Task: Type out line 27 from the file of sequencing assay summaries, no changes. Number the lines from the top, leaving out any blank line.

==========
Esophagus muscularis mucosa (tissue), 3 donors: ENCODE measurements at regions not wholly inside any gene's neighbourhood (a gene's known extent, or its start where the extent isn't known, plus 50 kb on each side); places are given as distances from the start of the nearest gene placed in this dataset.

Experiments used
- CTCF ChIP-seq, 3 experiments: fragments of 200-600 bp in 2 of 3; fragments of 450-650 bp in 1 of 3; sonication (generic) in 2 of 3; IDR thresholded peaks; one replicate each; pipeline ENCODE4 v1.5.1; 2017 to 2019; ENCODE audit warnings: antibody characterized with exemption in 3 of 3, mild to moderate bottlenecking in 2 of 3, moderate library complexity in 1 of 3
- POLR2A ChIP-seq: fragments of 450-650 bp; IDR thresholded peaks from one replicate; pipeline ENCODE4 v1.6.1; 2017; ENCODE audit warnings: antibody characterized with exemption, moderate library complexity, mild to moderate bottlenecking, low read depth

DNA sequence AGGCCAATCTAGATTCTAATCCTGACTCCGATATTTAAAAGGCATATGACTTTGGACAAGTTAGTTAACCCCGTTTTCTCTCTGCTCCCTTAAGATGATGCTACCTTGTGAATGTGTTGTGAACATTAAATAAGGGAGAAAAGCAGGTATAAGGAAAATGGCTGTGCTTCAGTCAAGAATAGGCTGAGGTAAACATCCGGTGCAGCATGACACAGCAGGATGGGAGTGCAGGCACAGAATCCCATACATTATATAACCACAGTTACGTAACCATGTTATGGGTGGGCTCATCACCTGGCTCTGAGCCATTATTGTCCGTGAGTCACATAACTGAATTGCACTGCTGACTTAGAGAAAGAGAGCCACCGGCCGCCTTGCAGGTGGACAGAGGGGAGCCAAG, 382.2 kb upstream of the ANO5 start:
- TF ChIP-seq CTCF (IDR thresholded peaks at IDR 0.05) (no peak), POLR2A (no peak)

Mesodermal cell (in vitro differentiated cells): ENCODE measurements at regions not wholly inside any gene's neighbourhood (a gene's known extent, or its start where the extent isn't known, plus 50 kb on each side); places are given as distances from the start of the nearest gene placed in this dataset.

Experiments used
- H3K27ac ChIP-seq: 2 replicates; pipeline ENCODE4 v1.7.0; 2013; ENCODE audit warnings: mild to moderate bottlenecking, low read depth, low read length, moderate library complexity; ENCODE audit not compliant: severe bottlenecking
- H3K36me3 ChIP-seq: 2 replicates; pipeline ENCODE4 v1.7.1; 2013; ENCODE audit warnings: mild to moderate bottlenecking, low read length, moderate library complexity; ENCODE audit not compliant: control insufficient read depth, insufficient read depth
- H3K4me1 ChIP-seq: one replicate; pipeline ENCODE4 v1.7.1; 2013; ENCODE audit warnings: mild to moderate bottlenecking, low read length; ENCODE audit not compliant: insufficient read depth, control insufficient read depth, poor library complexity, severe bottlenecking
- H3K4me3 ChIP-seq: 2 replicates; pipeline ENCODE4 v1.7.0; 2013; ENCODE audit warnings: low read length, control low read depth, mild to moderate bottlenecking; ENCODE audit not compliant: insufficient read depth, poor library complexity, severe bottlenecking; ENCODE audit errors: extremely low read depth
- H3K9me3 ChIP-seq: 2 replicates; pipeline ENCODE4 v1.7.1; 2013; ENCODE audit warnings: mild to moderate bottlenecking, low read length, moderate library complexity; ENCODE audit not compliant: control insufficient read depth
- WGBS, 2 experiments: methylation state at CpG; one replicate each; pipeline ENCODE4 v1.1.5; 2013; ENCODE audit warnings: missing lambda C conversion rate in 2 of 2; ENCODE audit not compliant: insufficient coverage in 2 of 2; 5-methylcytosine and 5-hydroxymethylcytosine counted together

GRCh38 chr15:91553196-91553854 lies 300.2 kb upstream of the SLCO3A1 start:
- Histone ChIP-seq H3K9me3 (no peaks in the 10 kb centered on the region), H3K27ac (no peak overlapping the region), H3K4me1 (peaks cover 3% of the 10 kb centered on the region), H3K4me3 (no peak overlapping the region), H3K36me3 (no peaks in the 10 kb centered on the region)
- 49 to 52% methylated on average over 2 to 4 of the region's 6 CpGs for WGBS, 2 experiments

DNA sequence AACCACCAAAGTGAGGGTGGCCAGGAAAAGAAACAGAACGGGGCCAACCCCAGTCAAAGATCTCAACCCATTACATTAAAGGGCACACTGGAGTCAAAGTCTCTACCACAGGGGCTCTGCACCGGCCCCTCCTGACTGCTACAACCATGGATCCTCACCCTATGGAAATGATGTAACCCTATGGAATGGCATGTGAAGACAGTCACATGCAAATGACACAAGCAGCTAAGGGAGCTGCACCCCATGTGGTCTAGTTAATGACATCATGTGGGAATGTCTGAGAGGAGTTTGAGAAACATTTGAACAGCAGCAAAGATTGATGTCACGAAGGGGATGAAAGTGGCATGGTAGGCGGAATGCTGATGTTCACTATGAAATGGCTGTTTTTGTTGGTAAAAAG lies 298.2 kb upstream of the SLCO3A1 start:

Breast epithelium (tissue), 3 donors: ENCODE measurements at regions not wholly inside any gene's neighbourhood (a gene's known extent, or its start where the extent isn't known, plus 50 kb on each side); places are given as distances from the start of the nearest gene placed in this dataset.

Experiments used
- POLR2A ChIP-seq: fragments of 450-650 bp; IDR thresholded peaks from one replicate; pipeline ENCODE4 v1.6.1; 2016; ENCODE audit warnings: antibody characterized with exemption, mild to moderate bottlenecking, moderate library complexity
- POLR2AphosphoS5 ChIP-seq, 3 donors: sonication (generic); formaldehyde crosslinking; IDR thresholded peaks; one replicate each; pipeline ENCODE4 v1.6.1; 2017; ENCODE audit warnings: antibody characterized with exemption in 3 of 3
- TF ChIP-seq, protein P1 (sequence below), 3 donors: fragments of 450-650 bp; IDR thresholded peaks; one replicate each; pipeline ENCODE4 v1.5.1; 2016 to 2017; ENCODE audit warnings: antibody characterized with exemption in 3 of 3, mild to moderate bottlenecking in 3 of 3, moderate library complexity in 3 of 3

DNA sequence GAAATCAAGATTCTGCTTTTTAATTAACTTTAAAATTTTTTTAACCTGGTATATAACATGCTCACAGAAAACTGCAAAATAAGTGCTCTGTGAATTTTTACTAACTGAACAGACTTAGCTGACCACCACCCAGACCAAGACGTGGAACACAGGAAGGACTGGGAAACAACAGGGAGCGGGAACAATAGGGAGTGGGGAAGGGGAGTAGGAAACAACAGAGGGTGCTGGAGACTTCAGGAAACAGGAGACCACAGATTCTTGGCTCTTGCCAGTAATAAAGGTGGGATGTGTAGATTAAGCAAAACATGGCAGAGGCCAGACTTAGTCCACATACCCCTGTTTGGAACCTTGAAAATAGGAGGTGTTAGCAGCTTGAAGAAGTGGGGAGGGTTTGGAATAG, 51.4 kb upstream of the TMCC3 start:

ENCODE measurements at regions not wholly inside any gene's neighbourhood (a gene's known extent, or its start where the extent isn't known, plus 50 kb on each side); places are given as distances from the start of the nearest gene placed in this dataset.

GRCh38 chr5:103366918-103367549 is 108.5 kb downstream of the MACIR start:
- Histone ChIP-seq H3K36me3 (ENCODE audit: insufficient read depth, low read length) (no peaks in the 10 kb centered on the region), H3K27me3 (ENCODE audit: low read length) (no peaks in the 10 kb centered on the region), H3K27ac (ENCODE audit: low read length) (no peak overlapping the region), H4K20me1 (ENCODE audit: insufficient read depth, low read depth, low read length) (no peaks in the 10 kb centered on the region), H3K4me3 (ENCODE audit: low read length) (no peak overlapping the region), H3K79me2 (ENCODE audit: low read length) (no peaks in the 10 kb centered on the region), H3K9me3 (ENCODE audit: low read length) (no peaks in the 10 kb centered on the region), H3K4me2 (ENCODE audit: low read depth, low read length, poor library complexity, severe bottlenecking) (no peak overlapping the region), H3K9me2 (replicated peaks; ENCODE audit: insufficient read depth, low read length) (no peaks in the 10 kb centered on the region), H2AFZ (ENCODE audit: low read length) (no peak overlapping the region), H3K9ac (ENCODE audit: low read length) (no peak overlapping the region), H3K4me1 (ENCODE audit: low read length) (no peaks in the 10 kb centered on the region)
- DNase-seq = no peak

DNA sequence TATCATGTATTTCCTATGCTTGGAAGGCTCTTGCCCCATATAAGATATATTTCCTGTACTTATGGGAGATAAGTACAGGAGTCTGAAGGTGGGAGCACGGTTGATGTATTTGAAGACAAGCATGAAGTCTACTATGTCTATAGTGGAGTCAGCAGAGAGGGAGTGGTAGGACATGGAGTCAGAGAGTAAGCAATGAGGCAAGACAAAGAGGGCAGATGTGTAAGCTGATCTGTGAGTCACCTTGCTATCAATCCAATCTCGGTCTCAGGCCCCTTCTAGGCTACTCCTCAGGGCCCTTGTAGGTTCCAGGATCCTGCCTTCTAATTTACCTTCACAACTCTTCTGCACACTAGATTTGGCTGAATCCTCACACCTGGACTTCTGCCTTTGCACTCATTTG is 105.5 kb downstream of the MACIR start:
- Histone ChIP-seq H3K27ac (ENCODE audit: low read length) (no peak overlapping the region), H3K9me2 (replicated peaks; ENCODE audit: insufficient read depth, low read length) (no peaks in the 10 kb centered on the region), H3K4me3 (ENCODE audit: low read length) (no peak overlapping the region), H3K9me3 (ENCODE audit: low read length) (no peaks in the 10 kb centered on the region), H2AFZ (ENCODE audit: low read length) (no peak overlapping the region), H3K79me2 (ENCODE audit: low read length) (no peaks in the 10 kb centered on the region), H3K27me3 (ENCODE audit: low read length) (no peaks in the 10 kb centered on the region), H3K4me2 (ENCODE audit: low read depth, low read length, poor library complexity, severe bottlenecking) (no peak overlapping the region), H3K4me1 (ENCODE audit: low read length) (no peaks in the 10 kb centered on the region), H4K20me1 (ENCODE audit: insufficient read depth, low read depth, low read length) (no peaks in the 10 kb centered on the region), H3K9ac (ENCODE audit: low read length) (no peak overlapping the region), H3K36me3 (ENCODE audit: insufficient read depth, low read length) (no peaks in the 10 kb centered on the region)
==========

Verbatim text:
- Histone ChIP-seq H3K36me3 (ENCODE audit: insufficient read depth, low read length) (no peaks in the 10 kb centered on the region), H3K27me3 (ENCODE audit: low read length) (no peaks in the 10 kb centered on the region), H3K27ac (ENCODE audit: low read length) (no peak overlapping the region), H4K20me1 (ENCODE audit: insufficient read depth, low read depth, low read length) (no peaks in the 10 kb centered on the region), H3K4me3 (ENCODE audit: low read length) (no peak overlapping the region), H3K79me2 (ENCODE audit: low read length) (no peaks in the 10 kb centered on the region), H3K9me3 (ENCODE audit: low read length) (no peaks in the 10 kb centered on the region), H3K4me2 (ENCODE audit: low read depth, low read length, poor library complexity, severe bottlenecking) (no peak overlapping the region), H3K9me2 (replicated peaks; ENCODE audit: insufficient read depth, low read length) (no peaks in the 10 kb centered on the region), H2AFZ (ENCODE audit: low read length) (no peak overlapping the region), H3K9ac (ENCODE audit: low read length) (no peak overlapping the region), H3K4me1 (ENCODE audit: low read length) (no peaks in the 10 kb centered on the region)